Powerful Yet Lonely: The Distant Quasar Left Alone in its GroupSubmitted by chandra on Tue, 2023-03-07 10:43
We are happy to welcome Valentina Missaglia as a guest blogger. She is the first author of the paper that is the subject of our latest press release. She is currently a postdoctoral researcher at the Institute of Astrophysics — FORTH in Heraklion (Crete) in the SMILE (“Search for Milli-LEnses”) group, recently funded by an ERC grant, that aims at investigating the nature of dark matter through observations of gravitational lenses on milli-arcsecond scales. Valentina earned her Ph.D. from the University of Turin (Italy) and her research focuses on radio and X-ray emission from radio-loud active galactic nuclei (which contain supermassive black holes that are rapidly pulling in material, producing intense radio waves) and how these sources interact with the surrounding medium. Before starting her Ph.D. in 2019, Valentina was a visiting student at the Center of Astrophysics | Harvard & Smithsonian, where she collaborated with Dr. Ralph Kraft on observations of galaxy clusters performed with NASA’s Chandra X-ray Observatory.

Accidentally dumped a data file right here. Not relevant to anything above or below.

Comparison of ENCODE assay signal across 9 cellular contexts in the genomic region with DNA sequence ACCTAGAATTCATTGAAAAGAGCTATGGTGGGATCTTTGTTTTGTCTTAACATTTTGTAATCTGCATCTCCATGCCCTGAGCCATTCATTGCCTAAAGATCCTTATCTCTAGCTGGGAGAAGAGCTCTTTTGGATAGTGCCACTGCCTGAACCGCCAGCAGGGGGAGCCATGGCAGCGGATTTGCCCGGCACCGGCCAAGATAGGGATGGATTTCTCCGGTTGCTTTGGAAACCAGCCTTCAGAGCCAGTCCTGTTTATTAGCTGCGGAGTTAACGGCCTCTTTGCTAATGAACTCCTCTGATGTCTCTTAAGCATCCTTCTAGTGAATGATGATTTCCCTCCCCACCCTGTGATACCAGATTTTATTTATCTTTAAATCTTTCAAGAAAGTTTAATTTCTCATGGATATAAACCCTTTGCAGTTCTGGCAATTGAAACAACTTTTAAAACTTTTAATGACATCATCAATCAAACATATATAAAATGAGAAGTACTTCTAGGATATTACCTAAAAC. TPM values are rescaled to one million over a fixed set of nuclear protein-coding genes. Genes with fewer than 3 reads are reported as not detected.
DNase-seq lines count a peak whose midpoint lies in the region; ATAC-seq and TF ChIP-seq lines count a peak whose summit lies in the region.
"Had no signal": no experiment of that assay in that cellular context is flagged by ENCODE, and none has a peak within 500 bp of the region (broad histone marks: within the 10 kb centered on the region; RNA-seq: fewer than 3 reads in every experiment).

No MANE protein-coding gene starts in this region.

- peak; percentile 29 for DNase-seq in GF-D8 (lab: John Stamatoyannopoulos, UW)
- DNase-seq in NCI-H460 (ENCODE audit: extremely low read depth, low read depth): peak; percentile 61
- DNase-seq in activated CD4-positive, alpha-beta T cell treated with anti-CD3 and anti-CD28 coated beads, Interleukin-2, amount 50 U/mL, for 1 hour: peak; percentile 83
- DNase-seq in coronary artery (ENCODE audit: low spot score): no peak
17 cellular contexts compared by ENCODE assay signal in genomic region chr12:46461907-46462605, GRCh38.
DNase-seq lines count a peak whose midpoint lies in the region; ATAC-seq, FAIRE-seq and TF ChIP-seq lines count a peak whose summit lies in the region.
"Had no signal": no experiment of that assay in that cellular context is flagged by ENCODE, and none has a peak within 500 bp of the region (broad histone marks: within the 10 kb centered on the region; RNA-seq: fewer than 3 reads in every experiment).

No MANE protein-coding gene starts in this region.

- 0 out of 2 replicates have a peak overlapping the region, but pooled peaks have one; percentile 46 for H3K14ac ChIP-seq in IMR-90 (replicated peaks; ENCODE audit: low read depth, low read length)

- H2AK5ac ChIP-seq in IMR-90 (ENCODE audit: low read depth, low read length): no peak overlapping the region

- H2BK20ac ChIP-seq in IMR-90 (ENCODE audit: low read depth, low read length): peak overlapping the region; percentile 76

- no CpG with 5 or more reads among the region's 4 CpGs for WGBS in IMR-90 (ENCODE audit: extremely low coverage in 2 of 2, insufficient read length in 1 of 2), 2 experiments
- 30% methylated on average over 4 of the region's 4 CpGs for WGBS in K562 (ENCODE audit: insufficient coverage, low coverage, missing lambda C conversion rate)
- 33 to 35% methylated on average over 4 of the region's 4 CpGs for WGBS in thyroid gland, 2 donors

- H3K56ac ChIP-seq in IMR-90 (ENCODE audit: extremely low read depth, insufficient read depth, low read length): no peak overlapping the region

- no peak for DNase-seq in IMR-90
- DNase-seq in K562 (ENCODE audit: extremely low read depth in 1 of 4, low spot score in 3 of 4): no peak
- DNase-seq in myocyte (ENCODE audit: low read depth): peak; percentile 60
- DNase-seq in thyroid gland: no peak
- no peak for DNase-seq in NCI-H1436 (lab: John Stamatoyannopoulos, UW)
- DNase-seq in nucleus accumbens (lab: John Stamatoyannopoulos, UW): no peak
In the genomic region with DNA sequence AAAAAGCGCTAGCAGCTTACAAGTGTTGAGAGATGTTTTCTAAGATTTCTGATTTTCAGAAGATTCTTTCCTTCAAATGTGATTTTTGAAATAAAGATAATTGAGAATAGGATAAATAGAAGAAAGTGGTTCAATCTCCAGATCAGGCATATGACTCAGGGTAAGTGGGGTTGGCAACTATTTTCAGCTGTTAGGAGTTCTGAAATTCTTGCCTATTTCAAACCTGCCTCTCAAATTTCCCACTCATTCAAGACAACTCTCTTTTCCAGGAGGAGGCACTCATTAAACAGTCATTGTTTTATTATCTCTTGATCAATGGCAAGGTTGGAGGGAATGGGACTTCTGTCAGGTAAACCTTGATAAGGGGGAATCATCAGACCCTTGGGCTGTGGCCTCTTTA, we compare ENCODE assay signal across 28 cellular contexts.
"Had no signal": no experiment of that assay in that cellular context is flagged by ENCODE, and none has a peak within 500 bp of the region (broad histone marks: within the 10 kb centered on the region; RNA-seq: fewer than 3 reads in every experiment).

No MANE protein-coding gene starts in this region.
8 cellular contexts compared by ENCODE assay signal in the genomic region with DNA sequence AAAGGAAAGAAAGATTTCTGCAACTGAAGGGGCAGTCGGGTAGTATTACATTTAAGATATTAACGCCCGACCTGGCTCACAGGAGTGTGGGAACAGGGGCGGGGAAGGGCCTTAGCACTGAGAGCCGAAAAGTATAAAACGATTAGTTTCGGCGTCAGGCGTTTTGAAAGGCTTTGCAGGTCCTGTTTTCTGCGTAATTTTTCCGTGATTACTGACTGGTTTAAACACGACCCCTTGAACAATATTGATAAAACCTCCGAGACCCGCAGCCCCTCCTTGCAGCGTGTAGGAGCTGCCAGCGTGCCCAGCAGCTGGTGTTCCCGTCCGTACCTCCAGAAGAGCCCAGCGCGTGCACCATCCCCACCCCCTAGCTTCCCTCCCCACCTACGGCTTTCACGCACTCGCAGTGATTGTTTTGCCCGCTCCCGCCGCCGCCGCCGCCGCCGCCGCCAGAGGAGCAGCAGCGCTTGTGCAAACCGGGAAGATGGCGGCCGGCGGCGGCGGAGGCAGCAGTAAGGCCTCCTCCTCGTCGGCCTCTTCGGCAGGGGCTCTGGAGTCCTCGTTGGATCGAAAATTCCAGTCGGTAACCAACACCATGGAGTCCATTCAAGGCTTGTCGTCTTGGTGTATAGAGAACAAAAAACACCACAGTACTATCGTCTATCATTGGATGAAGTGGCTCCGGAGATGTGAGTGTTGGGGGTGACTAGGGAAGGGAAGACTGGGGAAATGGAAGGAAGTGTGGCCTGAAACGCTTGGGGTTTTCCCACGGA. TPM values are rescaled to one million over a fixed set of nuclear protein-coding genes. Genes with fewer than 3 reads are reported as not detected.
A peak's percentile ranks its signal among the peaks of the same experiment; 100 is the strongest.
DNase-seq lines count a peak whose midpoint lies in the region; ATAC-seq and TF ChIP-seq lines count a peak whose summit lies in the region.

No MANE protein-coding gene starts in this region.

Looking at the night sky with the naked eye, we can only see an infinitesimal part of what the Universe contains, and the largest part cannot even be “seen”. Radio wavelengths have gifted us some of the most fascinating astronomical sources: radio-loud active galactic nuclei in the centers of galaxies, which can produce jets that extend way farther out from the optical galaxy itself.
The most powerful radio sources in the northern hemisphere are listed in a well- studied catalog, the Third Cambridge Catalog (3C), which contains the source we investigated with multiwavelength observations: 3C 297. This source appeared very intriguing in observations performed with Chandra in 2016. Therefore, we requested more time to better investigate features that we uncovered thanks to this first short observation, such as hot, X-ray emitting gas around our source.